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TCS articles: Student media coverage

Two articles in ‘The Cambridge Student’, 17th January 2008:

Mill Road Tesco decision expected

The Cambridge City Council’s East Area Committee will meet today to deliberate on Tesco’s application to open a new store on Mill Road. The application has caused outcry amongst Mill Road residents, many of whom fear that such a store would cause an increase in congestion and noise in the area and threaten small local shops. The ‘No Mill Road Tesco’ Campaign has collected more than 5200 signatures.

Tesco: convenience, at what price?

Alice Bloch argues that only consumers have the power to halt the rise and rise of ‘Tescopoly’

Alice Bloch, King’s

Is there anything good about Tesco? It has a 30% share of the UK grocery market, doesn’t think twice about crushing small businesses, and one in seven pounds spent in Britain goes straight into its pockets. And that’s before we even start on its condescending advertising campaign this Christmas.

Yet Tesco ploughs down a one-way high-street to uniformity and market monopoly. Last week, planning officers at Cambridge City Council recommended the approval of a store on Mill Road, perhaps the city’s last bastion of independent retailers and long-nurtured diversity.

Tesco was delighted, saying ‘the new store will provide more convenience food choice that can help to keep people shopping locally’. By this incredible feat of reasoning, if I today purchase a DVD in Borders, I am apparently shopping locally. Well, we’re all shopping locally all the time then – lucky us! Of course, this is far from true and misconceptions must be addressed.

By disliking Tesco, I could be accused of being snobby, and belittling those who cannot shop at independent butchers, bakers and grocers. Yet this is not the case. I am as much opposed to the ‘oh-so-trendy-faux-bohemian-middle-class-Jamie-Oliver-loving-mother-en-route-to-yoga’ organic lifestyle shop epidemic in this country as I am to Tesco. Neither is ideal.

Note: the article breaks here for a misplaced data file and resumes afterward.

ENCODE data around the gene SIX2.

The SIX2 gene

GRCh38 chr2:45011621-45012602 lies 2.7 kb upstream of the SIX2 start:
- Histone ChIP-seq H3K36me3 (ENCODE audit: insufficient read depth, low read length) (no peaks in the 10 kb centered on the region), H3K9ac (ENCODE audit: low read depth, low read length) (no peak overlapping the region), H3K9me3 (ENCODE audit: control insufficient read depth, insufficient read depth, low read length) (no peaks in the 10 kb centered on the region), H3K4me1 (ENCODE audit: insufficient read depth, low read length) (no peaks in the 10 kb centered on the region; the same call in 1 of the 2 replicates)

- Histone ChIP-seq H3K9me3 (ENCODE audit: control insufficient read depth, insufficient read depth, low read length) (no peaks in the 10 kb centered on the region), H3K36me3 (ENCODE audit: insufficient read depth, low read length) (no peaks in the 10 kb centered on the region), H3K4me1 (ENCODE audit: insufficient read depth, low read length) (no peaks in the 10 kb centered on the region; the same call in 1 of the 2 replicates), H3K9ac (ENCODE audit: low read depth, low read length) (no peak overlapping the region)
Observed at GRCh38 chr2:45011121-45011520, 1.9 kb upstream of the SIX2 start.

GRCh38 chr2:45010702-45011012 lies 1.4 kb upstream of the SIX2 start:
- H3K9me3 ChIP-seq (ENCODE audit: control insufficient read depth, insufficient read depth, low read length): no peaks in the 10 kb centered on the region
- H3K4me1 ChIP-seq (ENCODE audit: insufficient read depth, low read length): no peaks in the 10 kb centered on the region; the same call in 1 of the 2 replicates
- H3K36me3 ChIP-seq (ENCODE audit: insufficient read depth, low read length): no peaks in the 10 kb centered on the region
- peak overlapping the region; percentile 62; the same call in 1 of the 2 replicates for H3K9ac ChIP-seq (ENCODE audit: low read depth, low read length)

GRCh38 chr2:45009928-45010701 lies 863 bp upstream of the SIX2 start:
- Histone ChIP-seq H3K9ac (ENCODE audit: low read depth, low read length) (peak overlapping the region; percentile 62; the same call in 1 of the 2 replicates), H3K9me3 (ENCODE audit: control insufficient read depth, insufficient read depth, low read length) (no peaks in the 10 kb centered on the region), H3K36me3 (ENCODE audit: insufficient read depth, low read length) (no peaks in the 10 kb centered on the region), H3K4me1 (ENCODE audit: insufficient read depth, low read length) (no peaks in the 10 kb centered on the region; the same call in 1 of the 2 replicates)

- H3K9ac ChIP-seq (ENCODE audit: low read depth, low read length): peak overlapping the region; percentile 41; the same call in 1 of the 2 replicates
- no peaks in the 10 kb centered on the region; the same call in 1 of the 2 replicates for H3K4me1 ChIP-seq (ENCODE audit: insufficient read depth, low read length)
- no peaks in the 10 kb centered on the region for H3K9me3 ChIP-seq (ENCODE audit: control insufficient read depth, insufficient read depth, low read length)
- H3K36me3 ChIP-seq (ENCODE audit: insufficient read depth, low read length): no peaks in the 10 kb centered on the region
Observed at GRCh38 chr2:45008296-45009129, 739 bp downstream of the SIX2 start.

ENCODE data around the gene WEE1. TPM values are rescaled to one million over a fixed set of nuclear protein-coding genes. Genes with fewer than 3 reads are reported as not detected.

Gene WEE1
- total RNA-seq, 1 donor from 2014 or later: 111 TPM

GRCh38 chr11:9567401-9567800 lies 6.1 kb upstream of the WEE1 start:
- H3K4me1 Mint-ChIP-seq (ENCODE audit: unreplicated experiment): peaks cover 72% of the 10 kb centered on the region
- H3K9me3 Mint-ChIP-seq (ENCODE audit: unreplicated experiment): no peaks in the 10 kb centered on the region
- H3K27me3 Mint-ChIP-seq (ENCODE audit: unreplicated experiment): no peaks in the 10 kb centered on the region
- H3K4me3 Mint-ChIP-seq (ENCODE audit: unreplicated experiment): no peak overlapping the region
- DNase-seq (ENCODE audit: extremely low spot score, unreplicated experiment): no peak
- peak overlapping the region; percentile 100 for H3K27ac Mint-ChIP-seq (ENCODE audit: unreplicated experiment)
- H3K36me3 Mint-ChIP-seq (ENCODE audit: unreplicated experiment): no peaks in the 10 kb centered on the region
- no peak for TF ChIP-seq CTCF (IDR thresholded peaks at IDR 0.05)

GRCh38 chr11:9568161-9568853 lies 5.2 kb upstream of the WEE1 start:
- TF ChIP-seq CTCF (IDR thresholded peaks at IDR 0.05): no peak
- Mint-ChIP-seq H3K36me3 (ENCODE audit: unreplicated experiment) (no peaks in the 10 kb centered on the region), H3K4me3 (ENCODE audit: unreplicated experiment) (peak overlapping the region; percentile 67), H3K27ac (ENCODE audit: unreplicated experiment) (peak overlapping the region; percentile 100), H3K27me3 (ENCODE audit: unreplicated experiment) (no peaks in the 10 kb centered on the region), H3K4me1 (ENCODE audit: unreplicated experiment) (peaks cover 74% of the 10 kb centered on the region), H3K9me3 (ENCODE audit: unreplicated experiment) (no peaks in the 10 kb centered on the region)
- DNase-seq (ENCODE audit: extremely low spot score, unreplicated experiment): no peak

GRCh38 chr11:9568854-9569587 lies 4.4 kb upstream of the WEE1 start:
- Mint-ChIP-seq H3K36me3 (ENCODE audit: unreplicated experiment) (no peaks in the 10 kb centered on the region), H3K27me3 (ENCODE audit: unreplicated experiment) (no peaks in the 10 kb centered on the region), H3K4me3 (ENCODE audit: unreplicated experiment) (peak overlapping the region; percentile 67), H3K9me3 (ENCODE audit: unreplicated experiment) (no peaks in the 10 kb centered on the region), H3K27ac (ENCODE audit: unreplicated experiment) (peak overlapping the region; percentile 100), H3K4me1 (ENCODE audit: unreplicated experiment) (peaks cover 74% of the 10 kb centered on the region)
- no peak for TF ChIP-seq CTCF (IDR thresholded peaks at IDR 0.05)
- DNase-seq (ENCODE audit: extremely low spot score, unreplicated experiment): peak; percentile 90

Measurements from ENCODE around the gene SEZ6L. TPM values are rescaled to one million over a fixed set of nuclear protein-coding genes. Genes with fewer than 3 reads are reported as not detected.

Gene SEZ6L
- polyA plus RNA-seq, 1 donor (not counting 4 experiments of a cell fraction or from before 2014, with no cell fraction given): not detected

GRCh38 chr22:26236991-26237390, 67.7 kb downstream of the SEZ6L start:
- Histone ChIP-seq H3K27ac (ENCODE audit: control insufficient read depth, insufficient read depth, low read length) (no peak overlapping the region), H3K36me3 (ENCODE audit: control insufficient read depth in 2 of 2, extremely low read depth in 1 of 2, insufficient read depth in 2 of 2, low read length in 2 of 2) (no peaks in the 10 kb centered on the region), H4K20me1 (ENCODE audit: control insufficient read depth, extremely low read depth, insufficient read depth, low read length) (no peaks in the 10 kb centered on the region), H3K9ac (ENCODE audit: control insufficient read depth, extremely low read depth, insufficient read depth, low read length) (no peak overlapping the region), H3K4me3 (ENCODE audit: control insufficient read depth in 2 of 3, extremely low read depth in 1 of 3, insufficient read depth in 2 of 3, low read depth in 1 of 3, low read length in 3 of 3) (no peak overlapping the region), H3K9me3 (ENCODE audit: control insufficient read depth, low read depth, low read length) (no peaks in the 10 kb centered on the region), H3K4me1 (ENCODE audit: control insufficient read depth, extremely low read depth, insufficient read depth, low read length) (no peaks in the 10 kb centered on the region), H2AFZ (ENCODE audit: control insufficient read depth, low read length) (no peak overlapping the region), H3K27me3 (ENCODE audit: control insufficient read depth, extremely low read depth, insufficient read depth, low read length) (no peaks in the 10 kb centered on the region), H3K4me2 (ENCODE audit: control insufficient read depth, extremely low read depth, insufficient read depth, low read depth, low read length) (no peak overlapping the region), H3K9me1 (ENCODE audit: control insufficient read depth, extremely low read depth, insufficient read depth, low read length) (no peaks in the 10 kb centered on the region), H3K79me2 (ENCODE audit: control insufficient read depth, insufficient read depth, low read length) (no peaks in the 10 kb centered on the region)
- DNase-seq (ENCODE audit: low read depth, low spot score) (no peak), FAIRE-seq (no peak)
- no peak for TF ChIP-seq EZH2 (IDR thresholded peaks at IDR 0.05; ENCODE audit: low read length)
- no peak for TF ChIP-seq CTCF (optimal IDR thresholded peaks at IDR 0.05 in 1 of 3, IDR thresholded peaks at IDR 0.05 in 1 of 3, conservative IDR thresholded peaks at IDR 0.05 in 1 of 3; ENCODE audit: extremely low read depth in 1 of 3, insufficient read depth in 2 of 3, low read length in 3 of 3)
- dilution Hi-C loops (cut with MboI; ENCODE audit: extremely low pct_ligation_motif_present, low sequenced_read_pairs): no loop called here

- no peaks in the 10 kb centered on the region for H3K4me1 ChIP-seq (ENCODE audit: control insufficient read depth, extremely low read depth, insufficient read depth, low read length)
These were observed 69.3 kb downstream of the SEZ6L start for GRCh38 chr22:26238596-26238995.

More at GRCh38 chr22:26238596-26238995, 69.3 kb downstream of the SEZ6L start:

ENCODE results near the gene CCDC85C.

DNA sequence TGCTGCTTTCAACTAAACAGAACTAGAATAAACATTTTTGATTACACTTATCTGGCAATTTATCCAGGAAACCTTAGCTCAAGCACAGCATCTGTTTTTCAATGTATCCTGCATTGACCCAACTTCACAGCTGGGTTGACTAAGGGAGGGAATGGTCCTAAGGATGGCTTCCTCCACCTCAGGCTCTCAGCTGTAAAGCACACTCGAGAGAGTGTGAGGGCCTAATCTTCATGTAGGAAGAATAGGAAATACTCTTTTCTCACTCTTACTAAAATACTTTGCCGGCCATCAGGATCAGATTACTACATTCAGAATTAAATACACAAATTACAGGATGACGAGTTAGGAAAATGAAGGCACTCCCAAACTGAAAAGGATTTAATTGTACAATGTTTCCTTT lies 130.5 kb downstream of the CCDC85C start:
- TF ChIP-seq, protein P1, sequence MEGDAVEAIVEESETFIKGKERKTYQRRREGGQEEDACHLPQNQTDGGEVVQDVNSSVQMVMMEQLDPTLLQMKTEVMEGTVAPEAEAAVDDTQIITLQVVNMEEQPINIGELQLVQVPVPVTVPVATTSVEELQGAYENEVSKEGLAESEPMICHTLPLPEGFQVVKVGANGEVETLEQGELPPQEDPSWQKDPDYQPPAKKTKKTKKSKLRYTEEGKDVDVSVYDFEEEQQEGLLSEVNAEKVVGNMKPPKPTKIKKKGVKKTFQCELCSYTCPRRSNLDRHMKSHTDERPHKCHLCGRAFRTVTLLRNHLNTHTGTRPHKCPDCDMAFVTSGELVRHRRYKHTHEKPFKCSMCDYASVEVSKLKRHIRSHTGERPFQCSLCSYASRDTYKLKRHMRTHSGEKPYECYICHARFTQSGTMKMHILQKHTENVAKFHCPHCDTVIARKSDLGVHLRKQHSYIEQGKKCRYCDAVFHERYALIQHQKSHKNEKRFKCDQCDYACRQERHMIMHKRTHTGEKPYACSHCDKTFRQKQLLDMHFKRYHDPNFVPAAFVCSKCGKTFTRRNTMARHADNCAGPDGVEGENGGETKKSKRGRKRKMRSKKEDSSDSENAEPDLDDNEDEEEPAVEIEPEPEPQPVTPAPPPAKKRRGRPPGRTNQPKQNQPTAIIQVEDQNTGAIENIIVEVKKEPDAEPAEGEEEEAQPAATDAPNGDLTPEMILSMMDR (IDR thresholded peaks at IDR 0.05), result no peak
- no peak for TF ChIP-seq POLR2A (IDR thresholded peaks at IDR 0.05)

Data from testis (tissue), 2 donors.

But it is Tesco, along with other supermarkets, that forces independent retailers to raise their prices by opening stores in a flurry of aggressive price-cutting.

It’s not even the case that Tesco always saves us money – research by the New Economics Foundation showed that fresh produce in street markets was on average 30% cheaper than at supermarkets. In 2000, the Department of Health recommended that local authorities discourage the provision of new supermarkets over 1000 square metres outside existing town centres in recognition of the value of local shops to low income households.

So much for Tesco being the social entrepreneur that deluded apologists portray it to be. As Corporate Watch notes, Tesco exploits ‘cash-poor, time-poor’ shoppers. The problem is, nobody dares say this because we all shop there. As its CEO says, ‘we’re just giving customers what they want’. This seems infallible, but is it really true?

After all, do we really want identical high streets, for British producers to lose out, or for our children to not understand what seasonal produce is?

It is time that we asked ourselves what ‘convenience’ really means, and whether we are prepared to sacrifice the diversity and integrity of our communities.

This, however, rests on the hope that we are not all as apathetic as the media claims. Tesco may exist on Mill Road if Councillors decide it, but if consumers don’t shop there, it will fail.

Still, as a generation raised in the age of super consumerism and endless short-term gratification, do students of today have the power to resist their autopilot tendencies? This challenge lies not with the supermarkets but with ourselves.

Alice Bloch is a member of SocDocSoc and third year SPS student.

TESCO fast facts:

  • Tesco was founded in 1924 by Jack Cohen
  • 2316 stores in 14 countries
  • 450,000 employees
  • World’s biggest online store
  • Expanded from groceries to clothing, personal finance, telecoms and fuel

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